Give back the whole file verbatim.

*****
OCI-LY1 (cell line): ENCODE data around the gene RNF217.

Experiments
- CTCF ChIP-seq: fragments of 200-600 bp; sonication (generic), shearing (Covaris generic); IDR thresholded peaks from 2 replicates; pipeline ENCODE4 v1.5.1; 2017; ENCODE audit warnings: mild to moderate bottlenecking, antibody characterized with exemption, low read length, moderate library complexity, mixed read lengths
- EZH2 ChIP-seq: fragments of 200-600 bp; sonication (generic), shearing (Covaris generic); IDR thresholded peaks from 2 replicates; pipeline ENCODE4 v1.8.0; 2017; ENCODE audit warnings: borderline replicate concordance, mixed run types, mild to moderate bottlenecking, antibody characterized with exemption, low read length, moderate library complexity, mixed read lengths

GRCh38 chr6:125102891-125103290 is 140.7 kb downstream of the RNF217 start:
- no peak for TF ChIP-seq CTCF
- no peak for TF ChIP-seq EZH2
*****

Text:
OCI-LY1 (cell line): ENCODE data around the gene RNF217.

Experiments
- CTCF ChIP-seq: fragments of 200-600 bp; sonication (generic), shearing (Covaris generic); IDR thresholded peaks from 2 replicates; pipeline ENCODE4 v1.5.1; 2017; ENCODE audit warnings: mild to moderate bottlenecking, antibody characterized with exemption, low read length, moderate library complexity, mixed read lengths
- EZH2 ChIP-seq: fragments of 200-600 bp; sonication (generic), shearing (Covaris generic); IDR thresholded peaks from 2 replicates; pipeline ENCODE4 v1.8.0; 2017; ENCODE audit warnings: borderline replicate concordance, mixed run types, mild to moderate bottlenecking, antibody characterized with exemption, low read length, moderate library complexity, mixed read lengths

GRCh38 chr6:125102891-125103290 is 140.7 kb downstream of the RNF217 start:
- no peak for TF ChIP-seq CTCF
- no peak for TF ChIP-seq EZH2